Exposed at a young age to the world of traditional Chinese medicine (TCM), Ed Lui has since become one of Canada’s leading experts in the field.
“My father had a company that manufactured Chinese medicines in Hong Kong, so I saw both the manufacturing and production processes,” says Lui, a physiology & pharmacology professor in Western’s Schulich School of Medicine & Dentistry. “That’s why I decided to study pharmacy – it was the first step.”
Long part of many Asian cultures, the use of TCM and other Complementary and Alternative Medicine (CAM) has grown in popularity in North America. According to Lui, an increasing number of healthcare practitioners are recommending CAM to complement conventional treatments, and as many as 50 per cent of Canadians use some form regularly.
Supplements that contain ingredients like ginseng are popular among those hoping to increase energy levels or boost their immune systems, but Lui hopes to show therapeutic uses may in fact reach much further. “More research must be done,” he says. “While ginseng is one of the top-selling herbs, most consumers are using it as a tonic, without fully understanding its potential benefits.”
Despite widespread global popularity, many herbal remedies used in everyday health regimens have yet to be proven safe or effective using modern, evidence-based standards. As Eastern and Western medical approaches become more integrated, there are growing demands for research that explores the clinical significance of health claims and the suggested benefits these herbs provide.
Enter Lui and his colleagues at the Ontario Ginseng Innovation Research Consortium (OGIRC), a five-year program advancing research, commercialization and outreach efforts related to ginseng. “The perception of risk and benefit by most consumers is not based on scientific evidence,” he says. “One of our jobs is to educate the public in this matter.”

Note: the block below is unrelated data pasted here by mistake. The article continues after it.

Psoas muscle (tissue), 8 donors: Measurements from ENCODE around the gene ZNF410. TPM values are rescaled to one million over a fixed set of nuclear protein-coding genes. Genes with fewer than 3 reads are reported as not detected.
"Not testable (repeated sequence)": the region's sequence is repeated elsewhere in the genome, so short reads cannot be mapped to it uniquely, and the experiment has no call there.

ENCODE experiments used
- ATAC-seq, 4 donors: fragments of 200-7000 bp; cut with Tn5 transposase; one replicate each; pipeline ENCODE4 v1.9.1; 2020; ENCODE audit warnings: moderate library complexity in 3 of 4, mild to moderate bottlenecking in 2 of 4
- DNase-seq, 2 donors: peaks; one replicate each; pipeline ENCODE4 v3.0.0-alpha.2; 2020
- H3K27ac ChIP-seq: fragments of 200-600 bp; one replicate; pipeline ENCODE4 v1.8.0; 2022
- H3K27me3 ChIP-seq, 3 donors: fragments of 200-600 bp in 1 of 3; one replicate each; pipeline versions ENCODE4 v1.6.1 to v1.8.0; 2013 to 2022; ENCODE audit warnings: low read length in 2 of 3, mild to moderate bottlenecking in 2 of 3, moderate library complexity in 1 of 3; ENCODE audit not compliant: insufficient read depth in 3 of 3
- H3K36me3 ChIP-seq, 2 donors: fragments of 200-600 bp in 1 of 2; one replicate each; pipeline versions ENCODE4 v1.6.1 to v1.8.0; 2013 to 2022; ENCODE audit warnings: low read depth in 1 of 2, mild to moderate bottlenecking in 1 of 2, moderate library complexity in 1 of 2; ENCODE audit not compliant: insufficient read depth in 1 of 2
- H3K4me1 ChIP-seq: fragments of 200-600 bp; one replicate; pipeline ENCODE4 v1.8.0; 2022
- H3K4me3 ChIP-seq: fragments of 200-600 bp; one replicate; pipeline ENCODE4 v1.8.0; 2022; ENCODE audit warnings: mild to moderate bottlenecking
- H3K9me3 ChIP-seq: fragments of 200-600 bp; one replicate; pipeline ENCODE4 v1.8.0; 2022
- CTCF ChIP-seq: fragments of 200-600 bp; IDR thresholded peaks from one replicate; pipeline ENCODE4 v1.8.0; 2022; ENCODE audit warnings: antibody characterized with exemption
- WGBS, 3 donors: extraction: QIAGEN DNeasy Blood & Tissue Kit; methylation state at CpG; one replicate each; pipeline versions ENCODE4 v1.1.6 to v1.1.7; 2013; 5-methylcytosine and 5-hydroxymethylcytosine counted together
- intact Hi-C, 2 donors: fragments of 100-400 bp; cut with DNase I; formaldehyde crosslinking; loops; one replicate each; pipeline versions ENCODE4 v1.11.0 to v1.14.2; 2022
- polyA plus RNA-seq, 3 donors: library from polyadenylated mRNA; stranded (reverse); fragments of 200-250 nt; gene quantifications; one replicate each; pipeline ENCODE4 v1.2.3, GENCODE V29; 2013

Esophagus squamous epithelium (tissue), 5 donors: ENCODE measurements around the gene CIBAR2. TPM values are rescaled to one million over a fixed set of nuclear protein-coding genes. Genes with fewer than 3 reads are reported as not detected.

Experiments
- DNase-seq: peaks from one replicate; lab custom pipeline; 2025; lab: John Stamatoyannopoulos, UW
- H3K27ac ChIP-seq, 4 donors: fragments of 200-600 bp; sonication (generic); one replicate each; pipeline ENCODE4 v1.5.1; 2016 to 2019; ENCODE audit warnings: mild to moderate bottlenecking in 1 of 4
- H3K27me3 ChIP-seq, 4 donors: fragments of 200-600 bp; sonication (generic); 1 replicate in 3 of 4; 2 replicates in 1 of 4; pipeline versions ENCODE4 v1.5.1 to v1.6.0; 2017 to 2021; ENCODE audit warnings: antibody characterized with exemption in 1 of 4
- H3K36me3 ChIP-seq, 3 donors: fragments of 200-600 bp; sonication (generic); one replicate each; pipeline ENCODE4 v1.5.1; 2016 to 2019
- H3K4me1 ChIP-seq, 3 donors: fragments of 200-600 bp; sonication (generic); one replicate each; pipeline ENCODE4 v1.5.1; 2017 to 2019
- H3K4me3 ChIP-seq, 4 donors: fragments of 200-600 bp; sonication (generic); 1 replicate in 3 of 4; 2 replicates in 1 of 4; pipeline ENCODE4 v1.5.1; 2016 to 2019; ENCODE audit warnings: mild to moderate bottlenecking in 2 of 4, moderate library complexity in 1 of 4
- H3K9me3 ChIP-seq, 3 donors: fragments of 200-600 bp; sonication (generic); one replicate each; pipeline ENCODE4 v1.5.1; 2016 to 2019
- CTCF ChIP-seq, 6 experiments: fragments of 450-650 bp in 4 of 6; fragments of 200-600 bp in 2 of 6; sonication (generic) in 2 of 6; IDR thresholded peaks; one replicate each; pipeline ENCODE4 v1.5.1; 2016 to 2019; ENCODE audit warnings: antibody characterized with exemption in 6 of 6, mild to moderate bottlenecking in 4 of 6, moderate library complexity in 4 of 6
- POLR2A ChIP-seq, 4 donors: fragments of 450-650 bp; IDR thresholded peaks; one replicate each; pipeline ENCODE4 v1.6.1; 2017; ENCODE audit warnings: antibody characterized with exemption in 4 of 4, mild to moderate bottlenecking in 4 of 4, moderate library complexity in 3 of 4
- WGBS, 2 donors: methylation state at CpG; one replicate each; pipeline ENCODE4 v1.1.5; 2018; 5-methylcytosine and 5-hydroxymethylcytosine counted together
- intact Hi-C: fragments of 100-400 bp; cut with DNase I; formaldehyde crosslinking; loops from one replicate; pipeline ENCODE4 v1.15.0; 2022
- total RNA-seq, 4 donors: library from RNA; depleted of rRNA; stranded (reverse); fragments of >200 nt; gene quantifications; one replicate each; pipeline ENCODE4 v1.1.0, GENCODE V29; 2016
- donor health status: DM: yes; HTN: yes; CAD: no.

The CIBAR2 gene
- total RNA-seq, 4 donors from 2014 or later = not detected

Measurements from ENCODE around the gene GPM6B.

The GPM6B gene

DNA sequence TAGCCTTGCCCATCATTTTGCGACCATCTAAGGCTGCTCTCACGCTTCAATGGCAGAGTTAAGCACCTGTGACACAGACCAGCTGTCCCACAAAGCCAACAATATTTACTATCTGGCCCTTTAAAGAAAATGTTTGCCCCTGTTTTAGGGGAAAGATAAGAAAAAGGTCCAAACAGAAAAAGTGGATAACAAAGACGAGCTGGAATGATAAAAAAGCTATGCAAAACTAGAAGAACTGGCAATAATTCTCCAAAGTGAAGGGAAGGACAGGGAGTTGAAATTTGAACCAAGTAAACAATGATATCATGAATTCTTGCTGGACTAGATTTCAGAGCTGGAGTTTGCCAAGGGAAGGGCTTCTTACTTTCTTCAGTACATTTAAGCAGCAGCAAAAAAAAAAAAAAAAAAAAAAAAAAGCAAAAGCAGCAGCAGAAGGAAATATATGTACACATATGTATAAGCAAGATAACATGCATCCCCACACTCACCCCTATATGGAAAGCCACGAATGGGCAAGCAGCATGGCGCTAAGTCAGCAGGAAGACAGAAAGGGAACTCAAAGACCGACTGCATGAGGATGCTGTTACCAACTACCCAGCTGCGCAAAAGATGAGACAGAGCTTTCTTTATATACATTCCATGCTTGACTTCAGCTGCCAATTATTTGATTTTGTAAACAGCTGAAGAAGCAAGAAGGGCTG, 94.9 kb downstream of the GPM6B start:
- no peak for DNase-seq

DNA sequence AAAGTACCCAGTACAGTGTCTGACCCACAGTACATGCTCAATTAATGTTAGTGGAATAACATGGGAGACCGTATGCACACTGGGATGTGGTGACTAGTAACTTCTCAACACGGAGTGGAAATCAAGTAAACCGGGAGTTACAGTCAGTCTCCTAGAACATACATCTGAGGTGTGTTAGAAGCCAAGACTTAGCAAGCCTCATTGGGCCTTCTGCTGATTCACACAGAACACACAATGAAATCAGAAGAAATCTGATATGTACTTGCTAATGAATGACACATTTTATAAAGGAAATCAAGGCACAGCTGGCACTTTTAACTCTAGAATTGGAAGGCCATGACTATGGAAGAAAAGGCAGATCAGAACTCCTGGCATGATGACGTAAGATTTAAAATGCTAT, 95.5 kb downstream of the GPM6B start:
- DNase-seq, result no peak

OGIRC combines the expertise of nearly 20 scientists from across the province and is funded by $7 million from the Government of Ontario’s Ministry of Research and Innovation – a figure matched by contributions from partner universities, Agriculture and Agri-Food Canada and the agricultural and industrial sectors. The consortium’s researchers strive to understand how ginseng can relieve serious health issues, ranging from diabetes and depression to obesity, cystic fibrosis, arthritis and cancer.
Cultivating extensive research collaborations with some of the top institutions in China, Lui continues to contribute to the understanding of Chinese herbal medicines in Canada, and to spread awareness of their medical benefits throughout the academic and professional pharmaceutical fields.
Ginseng is also big business locally, with Ontario producing more than 70 per cent of the world’s supply – 85 per cent of which is exported to Asia. To be viable, however, Lui believes it is critically important to study the herb’s consistency in quality in terms of its phytochemical profile and medicinal properties, which can vary depending on several environmental and genetic factors.
“Providing proof for the medicinal effects and understanding the mechanisms of action of ginseng would have limited impact on consumers if we could not guarantee consistency in the quality of ginseng products that are sold,” he says. “The ginseng market is highly competitive, which drives us to apply new agricultural and plant biotechnologies that improve quality through understandings of the genomics of the ginseng plant.”
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